Among the many acronyms at my former workplace was OSP, “one-sided paper”. Documents for internal circulation had to be printed on paper already used on one side — a small but effective way to minimise paper consumption. Large set-ups are usually a nightmare for green thinkers, with perpetual air-conditioning, no ownership of resources, and therefore no economy in utilisation.
Often, companies and employees want to do something to change that, but need expert guidance to do it meaningfully. Offering exactly that help is the Centre for Environmental Research and Education (CERE), established by Rashneh N Pardiwala and Kitayun Rustom. “According to the Organisation for Economic Cooperation and Development (OECD), economic damages from climate destabilisation could go up to $970 billion,” Pardiwala explains. “Most Indian companies don’t address climate change concerns in their policy. Only when it is institutionalised in policy can employees work towards green practices as a team. Besides, carbon disclosure will eventually be mandatory for companies, and we can help corporate set-ups prepare for that.”
CERE’s experts assess a client’s carbon footprint before suggesting (and helping implement) measures to minimise this impact: “map and cap”, Pardiwala calls it. CERE also sensitises employees to the environment through training workshops and by organising nature watches, tree-planting drives and other such activities.
In consultation with CERE, IndusInd Bank embarked in 2009 on a green office project, Hum aur Hariyali. The project involved initiatives such as paperless faxes, e-waste management, and so on. To reflect these eco-friendly practices in the public sphere, CERE advised the bank to go solar with their ATMs. The first solar-powered ATM was launched at Opera House in October 2009. Mapping savings in the first year, they found that a single solar-powered ATM resulted in savings of Rs 20,100. Imagine the savings if this were replicated across India! Solar ATMs also come with a 25-year warranty on the solar panels, impossible with electricity-powered ATMs.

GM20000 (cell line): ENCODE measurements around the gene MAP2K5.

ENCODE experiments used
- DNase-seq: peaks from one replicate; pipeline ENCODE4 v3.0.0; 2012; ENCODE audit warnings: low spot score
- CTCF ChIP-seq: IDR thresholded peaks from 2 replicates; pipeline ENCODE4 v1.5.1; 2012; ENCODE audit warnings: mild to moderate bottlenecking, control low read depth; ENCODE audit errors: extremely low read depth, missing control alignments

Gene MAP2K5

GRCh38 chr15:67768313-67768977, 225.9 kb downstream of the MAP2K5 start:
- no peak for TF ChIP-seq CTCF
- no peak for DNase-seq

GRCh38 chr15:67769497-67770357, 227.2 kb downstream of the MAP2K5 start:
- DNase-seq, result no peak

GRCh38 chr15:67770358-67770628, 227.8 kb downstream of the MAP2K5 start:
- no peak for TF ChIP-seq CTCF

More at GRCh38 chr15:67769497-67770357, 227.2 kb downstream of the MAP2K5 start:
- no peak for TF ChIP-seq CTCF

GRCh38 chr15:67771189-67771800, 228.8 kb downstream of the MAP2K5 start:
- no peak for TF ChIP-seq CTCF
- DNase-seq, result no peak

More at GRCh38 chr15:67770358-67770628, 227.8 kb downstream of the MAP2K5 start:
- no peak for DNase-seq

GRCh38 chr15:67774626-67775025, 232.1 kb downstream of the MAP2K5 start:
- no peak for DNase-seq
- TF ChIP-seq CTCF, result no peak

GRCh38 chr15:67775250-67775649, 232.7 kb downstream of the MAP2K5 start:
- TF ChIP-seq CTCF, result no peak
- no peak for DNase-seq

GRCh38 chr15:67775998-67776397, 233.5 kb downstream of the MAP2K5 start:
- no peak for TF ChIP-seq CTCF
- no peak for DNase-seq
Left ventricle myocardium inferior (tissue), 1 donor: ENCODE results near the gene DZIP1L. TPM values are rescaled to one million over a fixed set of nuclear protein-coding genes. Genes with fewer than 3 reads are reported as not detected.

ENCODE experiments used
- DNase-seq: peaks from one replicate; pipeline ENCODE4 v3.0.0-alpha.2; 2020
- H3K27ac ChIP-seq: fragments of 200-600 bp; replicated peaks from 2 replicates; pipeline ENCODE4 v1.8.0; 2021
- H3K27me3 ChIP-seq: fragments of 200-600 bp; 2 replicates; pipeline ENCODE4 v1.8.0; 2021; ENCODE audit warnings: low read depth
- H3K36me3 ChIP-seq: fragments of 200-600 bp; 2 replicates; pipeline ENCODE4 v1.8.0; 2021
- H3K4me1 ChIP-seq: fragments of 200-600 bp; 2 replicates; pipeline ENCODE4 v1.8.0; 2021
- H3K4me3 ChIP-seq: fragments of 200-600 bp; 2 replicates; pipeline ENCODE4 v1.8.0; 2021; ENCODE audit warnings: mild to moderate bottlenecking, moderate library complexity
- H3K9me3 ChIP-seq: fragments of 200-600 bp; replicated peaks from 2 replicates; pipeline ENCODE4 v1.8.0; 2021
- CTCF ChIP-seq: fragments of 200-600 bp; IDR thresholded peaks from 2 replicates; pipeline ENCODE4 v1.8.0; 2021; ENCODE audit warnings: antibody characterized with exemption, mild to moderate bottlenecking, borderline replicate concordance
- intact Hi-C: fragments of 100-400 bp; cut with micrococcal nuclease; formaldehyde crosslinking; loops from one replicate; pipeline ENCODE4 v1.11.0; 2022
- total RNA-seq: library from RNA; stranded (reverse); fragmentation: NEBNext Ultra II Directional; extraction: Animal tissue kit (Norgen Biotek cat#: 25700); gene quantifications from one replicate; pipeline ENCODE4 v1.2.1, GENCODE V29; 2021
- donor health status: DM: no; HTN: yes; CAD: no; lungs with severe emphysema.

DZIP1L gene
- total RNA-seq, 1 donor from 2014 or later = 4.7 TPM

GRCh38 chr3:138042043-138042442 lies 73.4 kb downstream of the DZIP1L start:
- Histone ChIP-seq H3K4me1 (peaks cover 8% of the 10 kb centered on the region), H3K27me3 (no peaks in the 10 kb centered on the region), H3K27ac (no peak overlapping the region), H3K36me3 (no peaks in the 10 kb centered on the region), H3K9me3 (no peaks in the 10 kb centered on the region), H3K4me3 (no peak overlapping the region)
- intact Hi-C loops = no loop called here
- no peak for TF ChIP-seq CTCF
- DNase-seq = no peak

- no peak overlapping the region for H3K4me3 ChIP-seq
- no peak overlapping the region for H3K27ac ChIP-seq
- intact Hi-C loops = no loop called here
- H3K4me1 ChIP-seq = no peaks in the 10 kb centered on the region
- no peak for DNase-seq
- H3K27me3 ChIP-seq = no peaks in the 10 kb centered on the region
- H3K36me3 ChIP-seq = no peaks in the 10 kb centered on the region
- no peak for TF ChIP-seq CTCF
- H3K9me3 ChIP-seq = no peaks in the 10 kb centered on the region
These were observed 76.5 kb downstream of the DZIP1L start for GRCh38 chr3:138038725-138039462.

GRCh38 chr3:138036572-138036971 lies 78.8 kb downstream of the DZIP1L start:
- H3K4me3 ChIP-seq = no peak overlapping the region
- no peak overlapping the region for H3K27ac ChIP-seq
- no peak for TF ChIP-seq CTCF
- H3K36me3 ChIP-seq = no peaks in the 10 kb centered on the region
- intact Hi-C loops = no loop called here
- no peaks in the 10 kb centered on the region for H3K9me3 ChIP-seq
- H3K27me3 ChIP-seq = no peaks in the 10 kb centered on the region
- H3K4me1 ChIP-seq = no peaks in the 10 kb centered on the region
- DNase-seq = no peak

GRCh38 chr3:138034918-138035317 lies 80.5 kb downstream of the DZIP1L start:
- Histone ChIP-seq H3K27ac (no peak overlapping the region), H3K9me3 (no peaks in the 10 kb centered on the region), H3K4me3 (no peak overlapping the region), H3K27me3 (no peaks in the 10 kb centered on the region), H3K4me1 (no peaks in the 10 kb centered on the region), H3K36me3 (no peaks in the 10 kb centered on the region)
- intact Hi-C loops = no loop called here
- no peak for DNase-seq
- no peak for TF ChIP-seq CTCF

Pardiwala believes that unless they positively impact the bottom line, it is not realistic to expect companies to prioritise green practices. Mapping the “before” and “now” scenarios at IndusInd Bank, CERE computed cost savings of Rs 42 lakh and a dramatic reduction in CO2 emissions by 306,874 kg at the end of the first year. And any organisation must involve employees in green initiatives, creating a sense of purpose that reflects in all areas of work.
To share learning and knowledge in this sphere, CERE is planning the first-of-its-kind Carbon Map and Cap Conference for the corporate service sector. Scheduled for April 2011, it will offer an understanding of the current situation and serve as a step towards a low-carbon future through companies’ awareness of newer organic solutions and cutting-edge technologies.
CERE, which has completed projects for TCS, Rabobank, Hindustan Unilever, Tata Power and National Geographic, was selected to represent the Indian Youth Climate Network contingent at COP16 in Cancun. However, the organisation has another, completely different clientele — it also works in rural Maharashtra to promote rural sustainability, using funds from corporate consulting projects for these non-profit initiatives.